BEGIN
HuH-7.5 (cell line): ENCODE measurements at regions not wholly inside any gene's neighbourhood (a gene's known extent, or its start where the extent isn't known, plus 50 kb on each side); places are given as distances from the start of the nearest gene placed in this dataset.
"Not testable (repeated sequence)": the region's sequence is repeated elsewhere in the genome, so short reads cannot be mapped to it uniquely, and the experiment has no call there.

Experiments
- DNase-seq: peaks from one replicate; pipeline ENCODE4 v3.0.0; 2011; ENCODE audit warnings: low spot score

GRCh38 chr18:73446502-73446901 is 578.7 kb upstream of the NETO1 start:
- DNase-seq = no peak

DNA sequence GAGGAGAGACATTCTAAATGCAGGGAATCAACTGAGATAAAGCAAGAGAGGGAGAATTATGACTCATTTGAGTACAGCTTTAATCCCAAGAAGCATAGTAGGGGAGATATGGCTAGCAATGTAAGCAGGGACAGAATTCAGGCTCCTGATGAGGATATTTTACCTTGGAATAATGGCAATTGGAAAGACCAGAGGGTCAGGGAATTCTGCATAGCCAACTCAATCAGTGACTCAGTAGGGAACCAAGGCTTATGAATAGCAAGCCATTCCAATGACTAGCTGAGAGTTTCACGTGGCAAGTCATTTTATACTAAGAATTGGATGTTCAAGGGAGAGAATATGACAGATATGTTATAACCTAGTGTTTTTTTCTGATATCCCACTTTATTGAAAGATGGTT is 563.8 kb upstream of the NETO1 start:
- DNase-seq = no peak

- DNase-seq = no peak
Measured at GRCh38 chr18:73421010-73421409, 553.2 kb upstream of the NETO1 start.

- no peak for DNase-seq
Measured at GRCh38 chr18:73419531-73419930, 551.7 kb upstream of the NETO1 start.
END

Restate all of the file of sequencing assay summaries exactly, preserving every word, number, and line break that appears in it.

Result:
HuH-7.5 (cell line): ENCODE measurements at regions not wholly inside any gene's neighbourhood (a gene's known extent, or its start where the extent isn't known, plus 50 kb on each side); places are given as distances from the start of the nearest gene placed in this dataset.
"Not testable (repeated sequence)": the region's sequence is repeated elsewhere in the genome, so short reads cannot be mapped to it uniquely, and the experiment has no call there.

Experiments
- DNase-seq: peaks from one replicate; pipeline ENCODE4 v3.0.0; 2011; ENCODE audit warnings: low spot score

GRCh38 chr18:73446502-73446901 is 578.7 kb upstream of the NETO1 start:
- DNase-seq = no peak

DNA sequence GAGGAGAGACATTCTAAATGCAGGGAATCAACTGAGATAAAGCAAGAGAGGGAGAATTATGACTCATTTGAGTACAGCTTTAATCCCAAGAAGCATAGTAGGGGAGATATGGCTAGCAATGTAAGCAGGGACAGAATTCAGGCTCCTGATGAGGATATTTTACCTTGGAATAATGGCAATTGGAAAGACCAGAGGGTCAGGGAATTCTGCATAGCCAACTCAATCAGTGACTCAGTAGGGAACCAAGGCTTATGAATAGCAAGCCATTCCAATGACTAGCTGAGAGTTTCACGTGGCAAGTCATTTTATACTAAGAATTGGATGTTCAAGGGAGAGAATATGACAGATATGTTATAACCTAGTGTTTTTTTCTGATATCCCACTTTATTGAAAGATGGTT is 563.8 kb upstream of the NETO1 start:
- DNase-seq = no peak

- DNase-seq = no peak
Measured at GRCh38 chr18:73421010-73421409, 553.2 kb upstream of the NETO1 start.

- no peak for DNase-seq
Measured at GRCh38 chr18:73419531-73419930, 551.7 kb upstream of the NETO1 start.